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  • Jul 10, 2014
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CommentInsight & Opinion
LEADER

Tradition of filial piety needs the force of law

PUBLISHED : Thursday, 04 July, 2013, 12:00am
UPDATED : Thursday, 04 July, 2013, 3:44am

Society is changing fast on the mainland - so fast that laws are needed to protect age-old traditions. The coming into force on Monday of a legal requirement for children to visit and take care of elderly parents shows just how far culture has shifted. But as much as the move is about preserving family values, it is also a necessity for a nation that is quickly ageing while still developing. Putting it in place is a timely and welcome decision.

Traditions are bound to come under pressure when confronted by rapid development. Filial piety may be taught from a young age, but it can easily be neglected or even forgotten when opportunities arise. The flood of people from the nation's poor central and western regions to the industrialised eastern provinces has left many elderly parents at home to take care of children or fend for themselves. By some estimates they number 100 million - more than half of the over-60s population.

The UN believes that the number of people over 60 will almost triple by 2050, and that has grave health and economic implications. Living in cities far from parents' rural villages also gives children an "out of sight, out of mind" mindset. A Jiangsu court's prompt enforcement of the new Law on Protection of the Rights and Interests of the Elderly, therefore, sends the timeliest of messages. A couple, sued by an elderly mother for ignoring her, have been ordered to pay a visit at least every two months and give compensation.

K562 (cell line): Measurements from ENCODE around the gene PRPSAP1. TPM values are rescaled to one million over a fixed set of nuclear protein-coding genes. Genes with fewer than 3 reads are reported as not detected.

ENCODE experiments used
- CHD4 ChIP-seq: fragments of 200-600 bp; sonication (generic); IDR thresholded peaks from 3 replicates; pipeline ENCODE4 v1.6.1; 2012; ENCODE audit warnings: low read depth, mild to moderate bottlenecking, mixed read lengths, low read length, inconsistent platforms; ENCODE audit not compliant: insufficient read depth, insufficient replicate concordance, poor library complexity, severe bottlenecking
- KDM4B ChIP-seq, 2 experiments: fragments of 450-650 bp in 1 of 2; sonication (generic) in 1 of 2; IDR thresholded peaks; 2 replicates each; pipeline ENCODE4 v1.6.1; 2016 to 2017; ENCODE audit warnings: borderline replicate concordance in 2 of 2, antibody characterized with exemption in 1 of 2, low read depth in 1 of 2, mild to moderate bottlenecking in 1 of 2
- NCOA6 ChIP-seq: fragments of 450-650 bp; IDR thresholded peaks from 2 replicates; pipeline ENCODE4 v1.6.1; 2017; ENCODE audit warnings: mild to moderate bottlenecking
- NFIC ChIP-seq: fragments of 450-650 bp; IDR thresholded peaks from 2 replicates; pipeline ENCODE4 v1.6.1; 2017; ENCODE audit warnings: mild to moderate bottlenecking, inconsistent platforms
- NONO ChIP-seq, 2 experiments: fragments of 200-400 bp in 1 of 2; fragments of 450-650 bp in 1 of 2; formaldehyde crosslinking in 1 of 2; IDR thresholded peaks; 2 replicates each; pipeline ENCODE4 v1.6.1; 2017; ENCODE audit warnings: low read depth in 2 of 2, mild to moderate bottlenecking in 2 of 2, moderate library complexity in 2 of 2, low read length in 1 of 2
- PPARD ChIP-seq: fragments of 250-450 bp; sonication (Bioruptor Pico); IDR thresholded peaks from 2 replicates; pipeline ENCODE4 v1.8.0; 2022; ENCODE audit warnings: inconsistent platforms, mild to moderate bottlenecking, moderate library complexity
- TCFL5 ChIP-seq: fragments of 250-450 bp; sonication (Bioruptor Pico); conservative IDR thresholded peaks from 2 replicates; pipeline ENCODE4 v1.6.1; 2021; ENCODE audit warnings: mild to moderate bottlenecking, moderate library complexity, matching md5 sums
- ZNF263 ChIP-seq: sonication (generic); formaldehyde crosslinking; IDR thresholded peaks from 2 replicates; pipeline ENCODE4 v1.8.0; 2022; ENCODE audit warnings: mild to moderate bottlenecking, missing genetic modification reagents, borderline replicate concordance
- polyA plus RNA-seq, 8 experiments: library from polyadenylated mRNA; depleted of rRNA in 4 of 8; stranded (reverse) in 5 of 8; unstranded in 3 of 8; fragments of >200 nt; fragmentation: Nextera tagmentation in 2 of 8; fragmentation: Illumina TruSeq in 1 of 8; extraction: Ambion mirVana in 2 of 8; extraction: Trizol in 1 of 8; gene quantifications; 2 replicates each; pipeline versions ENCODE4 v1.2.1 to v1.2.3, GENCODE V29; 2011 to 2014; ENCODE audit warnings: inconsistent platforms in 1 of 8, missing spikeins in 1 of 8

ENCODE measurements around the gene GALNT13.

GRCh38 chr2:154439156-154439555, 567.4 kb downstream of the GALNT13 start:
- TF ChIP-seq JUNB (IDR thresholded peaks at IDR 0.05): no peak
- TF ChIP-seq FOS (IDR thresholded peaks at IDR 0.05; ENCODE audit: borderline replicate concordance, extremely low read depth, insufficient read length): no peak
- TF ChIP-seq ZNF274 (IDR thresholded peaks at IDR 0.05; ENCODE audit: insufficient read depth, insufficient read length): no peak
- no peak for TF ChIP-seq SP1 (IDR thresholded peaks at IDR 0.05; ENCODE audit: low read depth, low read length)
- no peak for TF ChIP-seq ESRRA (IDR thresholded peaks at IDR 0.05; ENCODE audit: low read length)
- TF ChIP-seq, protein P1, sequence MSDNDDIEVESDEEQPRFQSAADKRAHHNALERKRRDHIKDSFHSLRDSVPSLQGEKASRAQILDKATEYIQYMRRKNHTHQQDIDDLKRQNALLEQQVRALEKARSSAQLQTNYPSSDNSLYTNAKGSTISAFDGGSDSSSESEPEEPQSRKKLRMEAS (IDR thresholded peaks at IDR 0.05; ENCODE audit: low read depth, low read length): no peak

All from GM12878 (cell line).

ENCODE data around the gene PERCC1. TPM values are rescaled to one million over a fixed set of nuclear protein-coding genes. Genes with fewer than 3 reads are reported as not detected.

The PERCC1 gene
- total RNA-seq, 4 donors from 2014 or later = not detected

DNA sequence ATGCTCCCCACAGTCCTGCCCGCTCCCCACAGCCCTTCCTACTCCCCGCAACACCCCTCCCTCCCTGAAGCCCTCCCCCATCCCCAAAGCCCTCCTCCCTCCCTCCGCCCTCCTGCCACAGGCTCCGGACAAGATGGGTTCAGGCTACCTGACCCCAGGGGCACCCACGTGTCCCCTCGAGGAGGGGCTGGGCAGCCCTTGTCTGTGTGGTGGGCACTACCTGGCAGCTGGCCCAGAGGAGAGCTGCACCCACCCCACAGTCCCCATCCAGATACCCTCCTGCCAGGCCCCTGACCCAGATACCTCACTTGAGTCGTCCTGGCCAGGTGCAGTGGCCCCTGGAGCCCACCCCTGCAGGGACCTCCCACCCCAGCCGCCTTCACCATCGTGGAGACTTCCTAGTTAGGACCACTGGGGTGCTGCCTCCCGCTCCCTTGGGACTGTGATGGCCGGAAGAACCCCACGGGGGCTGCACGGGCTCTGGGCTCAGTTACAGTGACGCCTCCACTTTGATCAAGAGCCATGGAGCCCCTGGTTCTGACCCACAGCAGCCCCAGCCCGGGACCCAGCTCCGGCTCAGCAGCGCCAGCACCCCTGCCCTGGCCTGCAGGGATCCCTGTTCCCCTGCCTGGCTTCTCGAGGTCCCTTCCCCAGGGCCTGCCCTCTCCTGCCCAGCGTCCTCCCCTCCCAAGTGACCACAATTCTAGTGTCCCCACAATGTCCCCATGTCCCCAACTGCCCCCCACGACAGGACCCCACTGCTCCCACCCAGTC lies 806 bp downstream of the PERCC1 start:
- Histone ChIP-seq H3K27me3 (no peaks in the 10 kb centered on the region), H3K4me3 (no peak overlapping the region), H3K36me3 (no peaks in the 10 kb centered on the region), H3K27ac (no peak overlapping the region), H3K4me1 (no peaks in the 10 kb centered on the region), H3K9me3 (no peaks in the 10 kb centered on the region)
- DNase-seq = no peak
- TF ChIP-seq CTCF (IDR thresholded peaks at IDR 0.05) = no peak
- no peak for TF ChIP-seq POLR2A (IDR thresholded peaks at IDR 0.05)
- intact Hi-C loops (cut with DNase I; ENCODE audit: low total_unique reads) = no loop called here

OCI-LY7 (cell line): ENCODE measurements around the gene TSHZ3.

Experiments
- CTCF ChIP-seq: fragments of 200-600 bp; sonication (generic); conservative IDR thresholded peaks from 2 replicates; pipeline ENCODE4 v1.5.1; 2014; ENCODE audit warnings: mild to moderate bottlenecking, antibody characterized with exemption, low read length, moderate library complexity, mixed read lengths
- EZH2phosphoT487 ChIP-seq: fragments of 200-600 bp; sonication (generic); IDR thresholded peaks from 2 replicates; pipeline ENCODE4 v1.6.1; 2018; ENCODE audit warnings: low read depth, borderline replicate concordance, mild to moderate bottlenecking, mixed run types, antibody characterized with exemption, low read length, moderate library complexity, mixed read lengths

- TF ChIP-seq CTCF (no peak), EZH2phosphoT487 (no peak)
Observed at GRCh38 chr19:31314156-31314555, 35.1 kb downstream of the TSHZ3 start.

It is common practice in developed nations for children to put their elderly parents in homes for the aged. Once there, it is easy to forget them. Many complain they are neglected. This is not a path China, with its age challenge and the complications created by the one-child policy, can be allowed to follow. Continuing with tradition, the elderly should be respected and taken care of, in recognition of their child-rearing, knowledge and contribution to society. The law, while not a solution to the challenges of an ageing population, goes a way to ensuring obligations are met.

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Giwaffe
If filial piety relies on law to uphold, it's not really filial piety anymore.
Having said that, Chinese culture could do without filial piety. I fully believe in loving and respecting your parents, but this is not what filial piety engenders. Filial piety is more akin to deference and reverence, almost to the point of worship, for one's parents and ancestors. It is an insidious form of social control--where older generations wield an incontestable and immeasurable amount of influence on the younger generation--that acts as a chain/anchor impeding social, economic, and technological progress and development. China is an excellent case study on the ills of filial piety and Confucianism.
jeffrey.forsythe.52
This is not really a question of law, it is a question of morality. The brutal Chinese Communist Party, which promotes godlessness and strife as a way of life, in turn, is now ordering its already brainwashed people to be kind and to think about their parents. The CCP could care less about its people. The heinous Party has murdered 100 million of its own people since 1949. All of a sudden, because the cruel CCP knows that the eyes of the World are now on it, it is trying to give some false impressions that it has a heart. It does not. It is so heartless, as a matter of fact, that it has forgotten even how to act human. Just my understanding, thank you.
 
 
 
 
 

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